Signing A Message And Verifying The Signature Scenario

Another common scenario for Asymmetric Cryptography is signing a message (more specifically, a hash of the message) with our private key. Then, we can send the message and the signature to another user. As a result, the recipient can check the signature to verify that the message actually comes from the sender. Also, you can also check that it has not been corrupted, altered or tainted.

For this scenario we need to add two methods to our AsymmetricCryptoManager: one for signing a message and another one for verifying this signature.

Generating the Hash

In order to sign the message, we will use the function SecKeyRawSign, with the private key.

Generating a digital signature is an expensive process and can potentially take a lot of time for a long text. Thus, we will generate a SHA1 hash of the plain text and then generate a signature of that hash.

In order to do that, we need to call the CC_SHA1 method from CommonCrypto, that takes an input UnsafePointer<Void> buffer and writes its result in an output UnsafeMutablePointer<Void>.

These buffers can be generated like we did in the case of SecKeyEncrypt/SecKeyDecrypt. However, we should take into account that the input buffer should be UnsafePointer<Void> instead of UnsafePointer<UInt8>:

Signing The Message

Now we can call SecKeyRawSign and return the resulting data on errSecSuccess. We need to use the private key reference obtained by means of getPrivateKeyReference():

Note how we need to specify PKCS1SHA1 SecPadding to indicate SecKeyRawSign that we have used a SHA1 hash in the input data to sign.

Verifying The Signature

For the purpose of verifying the signature, we need to generate a hash with the exact same hashing algorithm that was used for the signature, and then call SecKeyRawVerify. We need to use the public key reference obtained by means of getPublicKeyReference():


Asymmetric cryptographyIn the Github repository you can find AsymmetricCryptoManager, the Asymmetric Cryptography manager, along with a sample view controller to test everything. As shown above, you can use it to perform basic Asymmetric Cryptography operations like encryption, decryption and signature verification.


No, iOS doesn’t like your OpenSSL keys

If you want to import keys generated outside iOS (maybe a public OpenSSL key from your server backend), the Security framework is not your friend. It requires some extra cooking for the keys to be imported and used properly in iOS.

Even though adding a valid OpenSSL public key using SecItemAdd will succeed (mysteriously), any further attempt to get that key with SecItemCopyMatching will return a nil reference (even though the status code will tell you that everything’s OK).

I will talk about how to import and use these external keys in iOS in the next episode.

Where to go from here?

In this episode of the “Cryptography in iOS” tutorial series, we learned about Asymmetric Cryptography in Swift. Also, we addressed the most common asymmetric cryptography scenarios, like encrypting, decrypting and verifying signatures. Next, in the third episode of the series, we will see how to import and export keys between iOS and other cryptographic systems (like OpenSSL).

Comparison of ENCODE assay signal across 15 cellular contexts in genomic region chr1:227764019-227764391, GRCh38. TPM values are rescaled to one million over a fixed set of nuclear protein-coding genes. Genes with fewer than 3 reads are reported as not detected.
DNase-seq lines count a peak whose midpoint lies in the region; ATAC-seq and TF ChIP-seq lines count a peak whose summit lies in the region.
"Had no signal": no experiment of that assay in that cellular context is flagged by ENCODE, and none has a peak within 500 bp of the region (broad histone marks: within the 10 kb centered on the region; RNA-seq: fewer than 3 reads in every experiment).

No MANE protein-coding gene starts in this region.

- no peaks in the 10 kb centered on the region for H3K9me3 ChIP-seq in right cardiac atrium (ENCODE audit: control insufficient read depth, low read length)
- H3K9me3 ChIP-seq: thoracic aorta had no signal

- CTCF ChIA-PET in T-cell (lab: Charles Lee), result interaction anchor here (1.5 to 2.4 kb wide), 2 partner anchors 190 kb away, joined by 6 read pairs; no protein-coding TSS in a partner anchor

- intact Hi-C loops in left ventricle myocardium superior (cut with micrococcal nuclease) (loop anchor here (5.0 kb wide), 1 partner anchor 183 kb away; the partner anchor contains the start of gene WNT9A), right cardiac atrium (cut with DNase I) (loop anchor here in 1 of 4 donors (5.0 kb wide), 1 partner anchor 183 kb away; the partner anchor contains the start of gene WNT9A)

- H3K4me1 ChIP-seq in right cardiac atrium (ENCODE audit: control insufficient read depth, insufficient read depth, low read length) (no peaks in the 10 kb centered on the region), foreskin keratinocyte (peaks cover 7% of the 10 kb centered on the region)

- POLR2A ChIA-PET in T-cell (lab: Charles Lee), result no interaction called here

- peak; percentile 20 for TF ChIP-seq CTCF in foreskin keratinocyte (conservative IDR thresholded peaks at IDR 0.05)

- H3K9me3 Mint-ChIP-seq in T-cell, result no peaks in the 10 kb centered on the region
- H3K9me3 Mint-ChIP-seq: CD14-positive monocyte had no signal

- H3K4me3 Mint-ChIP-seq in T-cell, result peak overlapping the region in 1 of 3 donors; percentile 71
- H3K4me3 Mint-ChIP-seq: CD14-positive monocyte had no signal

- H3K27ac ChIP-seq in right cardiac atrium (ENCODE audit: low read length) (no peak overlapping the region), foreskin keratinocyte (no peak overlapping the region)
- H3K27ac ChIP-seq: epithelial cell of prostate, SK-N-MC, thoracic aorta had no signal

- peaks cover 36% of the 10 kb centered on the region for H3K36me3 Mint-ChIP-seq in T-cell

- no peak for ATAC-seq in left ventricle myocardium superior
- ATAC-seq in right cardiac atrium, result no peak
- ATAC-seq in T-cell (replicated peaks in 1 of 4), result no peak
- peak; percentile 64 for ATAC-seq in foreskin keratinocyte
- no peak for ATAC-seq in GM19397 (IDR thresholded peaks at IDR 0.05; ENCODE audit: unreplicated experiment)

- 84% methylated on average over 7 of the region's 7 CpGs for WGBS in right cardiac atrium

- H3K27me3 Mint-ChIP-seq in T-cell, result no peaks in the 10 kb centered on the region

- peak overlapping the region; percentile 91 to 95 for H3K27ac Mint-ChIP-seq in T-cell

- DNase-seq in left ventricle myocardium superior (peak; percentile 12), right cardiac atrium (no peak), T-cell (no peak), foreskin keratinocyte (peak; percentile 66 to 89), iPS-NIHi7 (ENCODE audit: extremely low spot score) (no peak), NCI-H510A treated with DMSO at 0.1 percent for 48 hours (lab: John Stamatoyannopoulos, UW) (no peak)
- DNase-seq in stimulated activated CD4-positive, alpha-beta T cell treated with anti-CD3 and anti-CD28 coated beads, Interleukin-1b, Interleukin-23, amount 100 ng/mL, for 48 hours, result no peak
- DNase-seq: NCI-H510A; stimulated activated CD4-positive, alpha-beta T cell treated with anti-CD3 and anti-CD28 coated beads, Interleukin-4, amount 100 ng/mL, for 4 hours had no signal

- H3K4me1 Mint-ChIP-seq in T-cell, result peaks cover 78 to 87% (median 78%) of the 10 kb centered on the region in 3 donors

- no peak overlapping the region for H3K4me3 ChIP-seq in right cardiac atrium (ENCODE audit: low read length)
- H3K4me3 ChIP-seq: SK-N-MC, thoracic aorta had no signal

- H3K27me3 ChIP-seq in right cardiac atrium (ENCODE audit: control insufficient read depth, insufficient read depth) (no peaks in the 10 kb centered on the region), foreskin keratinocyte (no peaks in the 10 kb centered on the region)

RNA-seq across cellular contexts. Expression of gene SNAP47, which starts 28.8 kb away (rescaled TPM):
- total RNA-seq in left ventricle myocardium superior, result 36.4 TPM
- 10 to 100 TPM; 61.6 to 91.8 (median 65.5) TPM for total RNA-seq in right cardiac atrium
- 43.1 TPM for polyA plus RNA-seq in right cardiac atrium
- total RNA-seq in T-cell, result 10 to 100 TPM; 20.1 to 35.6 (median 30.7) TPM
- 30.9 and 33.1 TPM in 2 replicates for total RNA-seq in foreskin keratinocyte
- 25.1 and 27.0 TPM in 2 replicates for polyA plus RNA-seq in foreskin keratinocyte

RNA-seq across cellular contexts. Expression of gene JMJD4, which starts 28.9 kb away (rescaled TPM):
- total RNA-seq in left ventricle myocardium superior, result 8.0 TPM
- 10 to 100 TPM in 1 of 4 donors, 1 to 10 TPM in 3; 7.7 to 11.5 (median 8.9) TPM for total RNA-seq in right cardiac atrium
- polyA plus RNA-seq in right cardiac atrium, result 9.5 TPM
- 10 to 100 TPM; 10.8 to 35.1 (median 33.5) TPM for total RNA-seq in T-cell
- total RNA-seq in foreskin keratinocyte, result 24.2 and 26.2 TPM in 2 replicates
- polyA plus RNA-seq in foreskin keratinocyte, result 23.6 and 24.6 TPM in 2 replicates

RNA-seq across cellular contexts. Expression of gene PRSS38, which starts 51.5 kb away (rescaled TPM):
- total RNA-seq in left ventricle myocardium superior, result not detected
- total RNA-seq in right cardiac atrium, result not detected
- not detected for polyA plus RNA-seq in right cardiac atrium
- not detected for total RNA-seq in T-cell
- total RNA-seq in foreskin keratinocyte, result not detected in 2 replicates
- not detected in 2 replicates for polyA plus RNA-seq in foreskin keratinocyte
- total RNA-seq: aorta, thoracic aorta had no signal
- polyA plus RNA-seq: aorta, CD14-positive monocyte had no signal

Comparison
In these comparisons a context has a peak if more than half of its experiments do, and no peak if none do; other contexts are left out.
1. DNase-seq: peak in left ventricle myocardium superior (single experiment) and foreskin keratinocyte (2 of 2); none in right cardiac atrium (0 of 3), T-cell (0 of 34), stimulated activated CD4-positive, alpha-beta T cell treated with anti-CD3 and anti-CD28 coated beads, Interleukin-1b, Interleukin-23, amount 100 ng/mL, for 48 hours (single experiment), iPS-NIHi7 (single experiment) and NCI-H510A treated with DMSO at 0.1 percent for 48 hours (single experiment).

• Randall Moore

    October 27, 2015 at 9:21 pm Reply

    Thanks for all your great work. It’s very well done, and very helpful.
    Can you add an MIT license to the source code for this example?

    • Ignacio Nieto Carvajal

      October 29, 2015 at 9:25 am Reply

      Thanks. The license is included in the repository Don’t worry, I won’t sue you if you use it or anything, I wrote this because I wanted to share it with the community.
      Best regards!

  • Edward Janne

    January 21, 2016 at 10:38 pm Reply

    Thank you for writing this tutorial; it certainly helped me to get started. I have a few comments that might help subsequent readers.

    To get it to work on OS X (10.7+), I had to declare SecKeyEncrypt, SecKeyDecrypt, SecKeyRawSign and SecKeyRawVerify in the bridging header because, for some reason, Apple has omitted them in the SDK headers, even though they have been linked into the framework.

    Also, I had to include the following parameters while generating the private key.

    kSecAttrCanEncrypt as String:true,
    kSecAttrCanDecrypt as String:false,
    kSecAttrCanSign as String:false,
    kSecAttrCanVerify as String:true

    And the following, for the private key.

    kSecAttrCanEncrypt as String:false,
    kSecAttrCanDecrypt as String:true,
    kSecAttrCanSign as String:true,
    kSecAttrCanVerify as String:false

    Otherwise, the decryption would fail.

    I also included the following when retrieving the private key.

    kSecAttrKeyClass as String:kSecAttrKeyClassPrivate,

    Although I’m not sure it’s absolutely necessary, it just seems symmetrical since there is analogous code when retrieving the public key.

    And finally, I notice that you explicitly call .destroy() on some of the memory pointers returned from NSMutableData. I’m wondering why this is necessary since these pointers are essentially just references to memory managed by NSMutableData and therefore under Foundation ARC management.

  • Ian

    June 23, 2016 at 4:09 pm Reply

    You are helping more than any other source found, sincere thanks.
    Just wandering if the code for RSA above is drastically different or majorly altered for ECC ?

    also i can’t seem to find the below post;

    “I will talk about how to import and use these external keys in iOS in another post soon.”

    What is the title of this post ?